With ferocious jaws and armored skin – crocodiles secure themselves with might in the wild. There are 24 species of crocodiles found across the globe. Gharials, muggers, caimans, and true crocodiles fall under the group commonly referred to as crocodiles. India is home to three crocodile species – Gharial, Mugger, and Saltwater Crocodile. Usually spotted on banks of the aquatic systems, crocodiles are cold-blooded animals that spend a large part of their day basking under the sun. We tend to think of these creatures as dangerous, scaly beasts – but there’s so much more about them that we’re yet to know!
Often despised as “river monsters”, crocodiles are apex predators in the natural world. These reptiles play a critical role in the ecosystem by maintaining biodiversity and ecological balance: they control the population of other aquatic animals.
Certain species of this seemingly indestructible lot have unfortunately been brought to the brink of extinction. Crocodiles too are facing threats due to climate change, habitat degradation, irreversible development activities, and illegal poaching. As boundaries between the wild and human-dominated landscapes continue to diminish, crocodiles are frequent victims of the human-wildlife conflict.
To conserve crocodiles in the wild, the Government of India initiated the Crocodile Conservation Project in 1975 to rebuild the crocodilian population. Numerous breeding centers have been established along with their native habitat that rear hatchling and reintroduce them upon maturity. Other action interventions, including the building of artificial nesting and basking sites, are also being carried out.
Distinguished by their long and narrow snouts, gharials (Gavialis gangeticus) are fish-eating crocodiles. Adapted to a life of freshwater, they occupy fast-moving rivers. In fact, gharials are the most aquatic of all living crocodiles! Over 100 sharp, interlocking teeth and thick tails with spikes allow them to hunt efficiently in water. Being shy-natured, gharials are quick to escape upon the slightest disturbance in the water. Males and females are sexually dimorphic, meaning, they have unique characteristics specific to the particular sex. Adult males develop a large, bulbous growth on the tip of their snout, called a “ghara”, which in Hindi means an earthen pot. This is why they were named gharials! This organ acts as a visual signal while they are looking for females to mate with; it also helps them produce loud sounds and blow bubbles.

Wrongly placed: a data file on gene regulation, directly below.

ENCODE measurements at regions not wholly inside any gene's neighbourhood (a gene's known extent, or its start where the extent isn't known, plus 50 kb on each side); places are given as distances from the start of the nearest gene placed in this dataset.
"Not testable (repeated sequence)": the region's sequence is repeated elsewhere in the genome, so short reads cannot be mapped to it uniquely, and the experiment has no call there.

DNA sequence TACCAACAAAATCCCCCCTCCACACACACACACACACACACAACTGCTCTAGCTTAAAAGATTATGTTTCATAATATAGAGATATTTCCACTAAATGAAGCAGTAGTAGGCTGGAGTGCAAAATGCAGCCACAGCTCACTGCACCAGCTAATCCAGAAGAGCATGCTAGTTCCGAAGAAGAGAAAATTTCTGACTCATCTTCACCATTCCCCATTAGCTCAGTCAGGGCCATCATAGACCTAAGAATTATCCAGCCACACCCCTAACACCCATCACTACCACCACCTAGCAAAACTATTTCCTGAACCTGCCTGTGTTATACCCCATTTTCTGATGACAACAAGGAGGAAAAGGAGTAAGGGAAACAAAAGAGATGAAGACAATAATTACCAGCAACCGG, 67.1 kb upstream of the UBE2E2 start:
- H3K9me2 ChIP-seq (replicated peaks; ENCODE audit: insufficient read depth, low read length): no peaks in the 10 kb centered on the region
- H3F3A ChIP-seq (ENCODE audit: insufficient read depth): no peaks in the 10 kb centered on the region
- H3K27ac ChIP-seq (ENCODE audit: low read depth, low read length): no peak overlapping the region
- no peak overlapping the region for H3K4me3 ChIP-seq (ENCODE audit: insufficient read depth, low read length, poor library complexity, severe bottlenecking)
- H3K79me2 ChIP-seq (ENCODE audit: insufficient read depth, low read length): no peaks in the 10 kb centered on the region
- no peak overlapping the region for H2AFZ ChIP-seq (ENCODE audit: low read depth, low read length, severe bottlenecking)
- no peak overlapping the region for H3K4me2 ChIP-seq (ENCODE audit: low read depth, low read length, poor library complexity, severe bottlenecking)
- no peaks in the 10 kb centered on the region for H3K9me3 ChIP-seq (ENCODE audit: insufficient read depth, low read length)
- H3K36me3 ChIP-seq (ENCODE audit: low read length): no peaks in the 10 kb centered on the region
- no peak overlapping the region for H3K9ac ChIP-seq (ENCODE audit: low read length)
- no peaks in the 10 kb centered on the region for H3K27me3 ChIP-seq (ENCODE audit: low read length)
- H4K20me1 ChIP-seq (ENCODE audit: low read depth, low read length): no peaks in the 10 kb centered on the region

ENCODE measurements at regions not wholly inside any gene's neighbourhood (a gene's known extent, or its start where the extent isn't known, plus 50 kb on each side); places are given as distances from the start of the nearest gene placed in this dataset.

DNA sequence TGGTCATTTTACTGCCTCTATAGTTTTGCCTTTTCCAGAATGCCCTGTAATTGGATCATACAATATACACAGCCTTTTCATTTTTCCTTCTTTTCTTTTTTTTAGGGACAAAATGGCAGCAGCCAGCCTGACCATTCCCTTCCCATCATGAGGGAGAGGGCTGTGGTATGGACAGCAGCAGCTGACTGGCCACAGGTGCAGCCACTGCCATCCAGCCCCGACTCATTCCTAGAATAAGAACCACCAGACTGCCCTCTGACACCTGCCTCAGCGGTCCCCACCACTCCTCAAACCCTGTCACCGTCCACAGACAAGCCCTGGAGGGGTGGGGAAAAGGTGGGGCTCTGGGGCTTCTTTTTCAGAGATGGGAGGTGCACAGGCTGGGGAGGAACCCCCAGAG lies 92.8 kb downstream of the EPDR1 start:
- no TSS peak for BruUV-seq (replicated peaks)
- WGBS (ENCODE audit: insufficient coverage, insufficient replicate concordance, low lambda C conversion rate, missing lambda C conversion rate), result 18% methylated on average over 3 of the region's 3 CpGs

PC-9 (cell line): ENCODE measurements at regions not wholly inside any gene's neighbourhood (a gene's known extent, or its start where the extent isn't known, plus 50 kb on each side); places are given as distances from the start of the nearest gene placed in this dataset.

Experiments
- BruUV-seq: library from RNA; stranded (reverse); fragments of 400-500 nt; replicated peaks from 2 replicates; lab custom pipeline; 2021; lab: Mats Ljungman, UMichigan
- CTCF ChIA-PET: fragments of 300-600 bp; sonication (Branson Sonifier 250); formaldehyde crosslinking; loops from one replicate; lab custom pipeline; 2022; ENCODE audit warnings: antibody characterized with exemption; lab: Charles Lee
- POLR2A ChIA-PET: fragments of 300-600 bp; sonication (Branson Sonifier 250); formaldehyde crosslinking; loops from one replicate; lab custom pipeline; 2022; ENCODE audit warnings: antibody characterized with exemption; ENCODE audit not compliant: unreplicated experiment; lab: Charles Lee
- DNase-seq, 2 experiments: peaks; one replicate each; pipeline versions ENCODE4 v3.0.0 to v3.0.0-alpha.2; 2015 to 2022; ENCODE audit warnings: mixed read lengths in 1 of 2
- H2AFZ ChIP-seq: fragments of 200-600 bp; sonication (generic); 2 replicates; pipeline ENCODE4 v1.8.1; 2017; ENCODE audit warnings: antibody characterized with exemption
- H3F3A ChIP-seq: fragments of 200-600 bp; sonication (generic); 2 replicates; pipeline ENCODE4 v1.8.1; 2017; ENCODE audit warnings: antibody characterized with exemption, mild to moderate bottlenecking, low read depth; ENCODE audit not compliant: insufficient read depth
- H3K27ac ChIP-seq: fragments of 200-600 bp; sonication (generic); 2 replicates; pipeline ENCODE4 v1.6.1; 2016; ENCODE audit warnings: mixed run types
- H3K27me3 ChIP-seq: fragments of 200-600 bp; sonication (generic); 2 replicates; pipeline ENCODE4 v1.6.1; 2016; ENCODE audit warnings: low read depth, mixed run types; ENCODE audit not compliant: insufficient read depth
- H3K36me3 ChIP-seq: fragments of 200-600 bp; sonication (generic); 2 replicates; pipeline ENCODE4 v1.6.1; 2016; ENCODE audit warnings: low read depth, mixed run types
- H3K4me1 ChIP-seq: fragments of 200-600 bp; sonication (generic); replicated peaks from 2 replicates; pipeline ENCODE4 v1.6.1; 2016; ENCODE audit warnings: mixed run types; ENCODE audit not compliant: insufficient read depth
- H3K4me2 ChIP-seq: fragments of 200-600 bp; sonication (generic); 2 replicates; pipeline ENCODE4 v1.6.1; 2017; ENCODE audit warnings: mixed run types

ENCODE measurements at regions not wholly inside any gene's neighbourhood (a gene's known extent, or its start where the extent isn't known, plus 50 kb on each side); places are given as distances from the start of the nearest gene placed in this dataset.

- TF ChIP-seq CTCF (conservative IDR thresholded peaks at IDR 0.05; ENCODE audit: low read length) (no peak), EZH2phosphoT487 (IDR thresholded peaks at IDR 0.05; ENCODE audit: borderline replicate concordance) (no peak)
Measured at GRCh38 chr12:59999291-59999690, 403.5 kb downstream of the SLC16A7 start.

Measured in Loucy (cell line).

Classified as Critically Endangered by IUCN, gharials are endemic to the Indian subcontinent. Once widely inhabiting major river systems in the northern parts of the country, they are now limited to the Chambal, Girwa Ghagra, and Gandak rivers. In the span of 60 years, from 1946 to 2006, the gharial population fell by 98 per cent. Habitat loss, overfishing, poaching for body parts, construction of dams, sand mining, and agricultural development have largely contributed to this shocking decline. Latest estimates suggest that only about 650 mature individuals remain in the world. These fish-eating crocodiles are protected under Schedule I of the Wildlife (Protection) Act, 1972.